"I'm not leaving," said Hasse. "It's a public meeting."

In short order, Hasse was handcuffed and taken to jail.

"If you watch that video which you uploaded to Boise Weekly, you can see that she was referenced by her name," said Bartlett. "It's clear that even those P&Z people knew who she was. It seems to be quite an intellectual feat for everyone to forget her name just a few minutes later."

Yet, Hasse was asked repeatedly to give her name, as sheriff's deputies attempted to process her into the jail.

"This went on for two-and-a-half hours. But I kept saying, 'I want to talk to my attorney,'" said Hasse.

It turns out that all of Hasse's personal details, including her fingerprints, were just a few feet away because she had previously applied for and received a concealed carry permit through the same sheriff's office—housed in the same building where the P&Z commission meeting was held and home to the county jail..

"This event is something that every Idahoan should be very concerned about," said Leo Morales, ACLU of Idaho interim executive director. "It's extremely troubling that a government has this much authority to hold someone indefinitely with no access to the phone or other rights."

Hasse was handed a green-and-white-striped prison uniform, an orange sweatshirt that she said "resembled a rag more than a piece of clothing," and prison sandals that she said were "more like a man's size," and escorted to Line Cell No. 3.

"It was disgusting. It looked like someone had taken a dump on the floor. They hadn't cleaned the cell, so I had to ask to clean it myself. They brought me a rag and a bottle of cleaner but wouldn't give me any gloves," she said.

The next morning, a breakfast tray was slid into the cell, but Hasse said she was still in a "pissed-off" mood and refused to eat. Meanwhile, something else had been slid through the slot onto the floor of her cell: a copy of a formal citation, listing her married name—Alma Plucinski—and full details of her violations: trespassing and obstructing and delaying a police officer. It was becoming very clear that in spite of what they were saying, law enforcement officials knew exactly who they were dealing with. Additionally, her case appeared on the state judicial repository within 24 hours of her arrest.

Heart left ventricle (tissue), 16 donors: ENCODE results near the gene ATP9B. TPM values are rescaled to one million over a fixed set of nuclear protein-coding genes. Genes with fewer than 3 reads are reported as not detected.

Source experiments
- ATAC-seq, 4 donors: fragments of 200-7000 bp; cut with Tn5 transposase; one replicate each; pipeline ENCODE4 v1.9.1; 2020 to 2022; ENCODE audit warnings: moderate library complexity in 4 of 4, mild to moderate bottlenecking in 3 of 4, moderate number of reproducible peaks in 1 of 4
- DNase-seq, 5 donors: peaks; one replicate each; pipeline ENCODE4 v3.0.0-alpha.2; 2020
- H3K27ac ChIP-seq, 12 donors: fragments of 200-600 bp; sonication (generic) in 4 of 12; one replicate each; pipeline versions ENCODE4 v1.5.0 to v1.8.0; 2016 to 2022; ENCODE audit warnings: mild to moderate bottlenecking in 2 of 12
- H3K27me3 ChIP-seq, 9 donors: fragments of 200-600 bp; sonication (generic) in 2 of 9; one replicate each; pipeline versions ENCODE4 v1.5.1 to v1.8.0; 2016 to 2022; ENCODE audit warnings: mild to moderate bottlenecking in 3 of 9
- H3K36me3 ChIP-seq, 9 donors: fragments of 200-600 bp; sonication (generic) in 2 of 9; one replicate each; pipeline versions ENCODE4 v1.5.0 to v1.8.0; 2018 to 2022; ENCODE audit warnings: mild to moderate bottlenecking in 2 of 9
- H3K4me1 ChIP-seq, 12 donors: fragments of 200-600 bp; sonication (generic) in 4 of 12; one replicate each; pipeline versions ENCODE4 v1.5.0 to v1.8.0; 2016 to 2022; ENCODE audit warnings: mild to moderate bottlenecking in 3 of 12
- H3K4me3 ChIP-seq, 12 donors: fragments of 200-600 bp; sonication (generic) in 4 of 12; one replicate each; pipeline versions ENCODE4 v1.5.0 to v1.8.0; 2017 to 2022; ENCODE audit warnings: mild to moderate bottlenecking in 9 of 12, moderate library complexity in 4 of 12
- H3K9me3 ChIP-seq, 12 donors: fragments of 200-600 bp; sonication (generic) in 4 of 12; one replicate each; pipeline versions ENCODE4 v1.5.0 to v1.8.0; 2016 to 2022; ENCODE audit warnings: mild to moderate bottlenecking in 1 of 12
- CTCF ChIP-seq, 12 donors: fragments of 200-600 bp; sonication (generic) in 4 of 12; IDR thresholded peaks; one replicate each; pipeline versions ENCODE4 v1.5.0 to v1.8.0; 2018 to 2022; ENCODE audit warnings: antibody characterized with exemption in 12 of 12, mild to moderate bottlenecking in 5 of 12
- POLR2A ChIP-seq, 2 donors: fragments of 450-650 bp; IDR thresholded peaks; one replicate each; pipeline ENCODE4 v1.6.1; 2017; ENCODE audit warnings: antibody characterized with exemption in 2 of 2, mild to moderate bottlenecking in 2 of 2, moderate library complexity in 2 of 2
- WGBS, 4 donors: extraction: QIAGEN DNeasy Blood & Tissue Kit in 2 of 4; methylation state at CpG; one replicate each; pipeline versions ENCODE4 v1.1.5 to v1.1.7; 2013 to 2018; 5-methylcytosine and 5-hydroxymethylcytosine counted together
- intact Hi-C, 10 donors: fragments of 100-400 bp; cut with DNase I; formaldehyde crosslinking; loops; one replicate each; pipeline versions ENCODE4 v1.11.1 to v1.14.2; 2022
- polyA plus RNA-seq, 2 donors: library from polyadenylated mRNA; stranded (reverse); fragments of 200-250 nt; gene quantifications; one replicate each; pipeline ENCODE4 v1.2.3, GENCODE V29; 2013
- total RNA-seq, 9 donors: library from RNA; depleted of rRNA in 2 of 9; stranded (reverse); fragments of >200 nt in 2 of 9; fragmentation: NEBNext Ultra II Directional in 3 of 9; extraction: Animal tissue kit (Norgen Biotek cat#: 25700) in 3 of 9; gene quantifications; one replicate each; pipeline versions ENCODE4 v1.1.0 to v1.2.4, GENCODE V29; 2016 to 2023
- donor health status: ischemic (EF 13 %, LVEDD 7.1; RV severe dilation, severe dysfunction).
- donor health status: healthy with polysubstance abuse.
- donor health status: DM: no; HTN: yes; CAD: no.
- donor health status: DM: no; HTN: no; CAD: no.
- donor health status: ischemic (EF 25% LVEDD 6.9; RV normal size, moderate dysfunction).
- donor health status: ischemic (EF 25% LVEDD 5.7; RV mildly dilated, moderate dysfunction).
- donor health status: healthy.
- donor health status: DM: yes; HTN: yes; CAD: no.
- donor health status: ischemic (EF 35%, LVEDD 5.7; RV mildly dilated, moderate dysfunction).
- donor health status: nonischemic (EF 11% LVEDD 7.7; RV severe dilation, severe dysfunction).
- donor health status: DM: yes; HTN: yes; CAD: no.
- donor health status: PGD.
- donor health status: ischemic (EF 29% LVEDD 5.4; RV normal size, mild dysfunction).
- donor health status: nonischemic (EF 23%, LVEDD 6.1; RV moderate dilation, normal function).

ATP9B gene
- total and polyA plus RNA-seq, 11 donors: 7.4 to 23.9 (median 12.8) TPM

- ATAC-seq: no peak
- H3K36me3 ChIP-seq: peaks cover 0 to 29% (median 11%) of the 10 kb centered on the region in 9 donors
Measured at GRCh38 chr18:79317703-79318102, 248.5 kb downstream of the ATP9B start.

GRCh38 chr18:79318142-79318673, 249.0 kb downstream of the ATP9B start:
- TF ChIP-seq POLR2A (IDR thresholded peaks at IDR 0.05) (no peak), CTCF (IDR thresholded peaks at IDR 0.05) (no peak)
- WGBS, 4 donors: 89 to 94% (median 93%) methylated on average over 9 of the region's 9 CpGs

"But they kept taking me down to booking and asking me my name, and I kept saying, 'I want to talk to my attorney.' Refusing to eat was my only way of standing on principle. This cat and mouse game continued about a dozen times," she told BW. "When I would ask for visitors or to use the phone, they kept saying that I couldn't have those privileges until I was processed. I felt like my civil rights were being beaten to hell."

'Men with guns who put her in a cage'

Hasse was escorted before 3rd Judicial District Magistrate Brian Lee on two occasions, the first on Oct. 10 (the courtroom is in the same building as the jail and P&Z hearing room). During her first appearance, Lee even acknowledged Hasse by both her maiden and married name.

"But he told me, 'You have to be booked,'" said Hasse. "I said, 'You know who I am. I've been asking to talk to my attorney. I don't even have any parking tickets for crying out loud.'"

By then Hasse said she had finally dissolved into tears as she was led back to her jail cell. She continued to refuse food. Her husband would call the sheriff's office, which acknowledged that she was in jail, but insisted that she could not receive visitors.

"And I was denied access to purchase things through the jail commissary. I desperately needed clean underwear," she said.

On Tuesday, Oct. 14, Hasse was again brought before Judge Lee, who this time increased her bail to $10,000, saying she was a possible flight risk. Later that day, she finally relented, giving law enforcement her name, which triggered her transfer to the female inmate section of the jail. Facing a $10,000 bail, she had little means to secure her release. It wasn't until Oct. 15 that Judge Lee agreed she could be released on her own recognizance. She left the jail on Oct. 16—a full week after she was handcuffed and led away from the P&Z hearing.

"I have a jury trial set for Wednesday, Dec. 10," said Hasse, who was busy trying to re-create a timeline for her attorneys.

"Think, for a moment, about what those P&Z commissioners did. They controlled their meeting by waiting until closing the public comment session," said Bartlett, "but then they made direct reference of Alma and faulted her for her prior comments. It doesn't take a lot of forethought to conclude that she would want the opportunity to respond. And when she did respond, what did they do? They used men with guns to put her in a cage."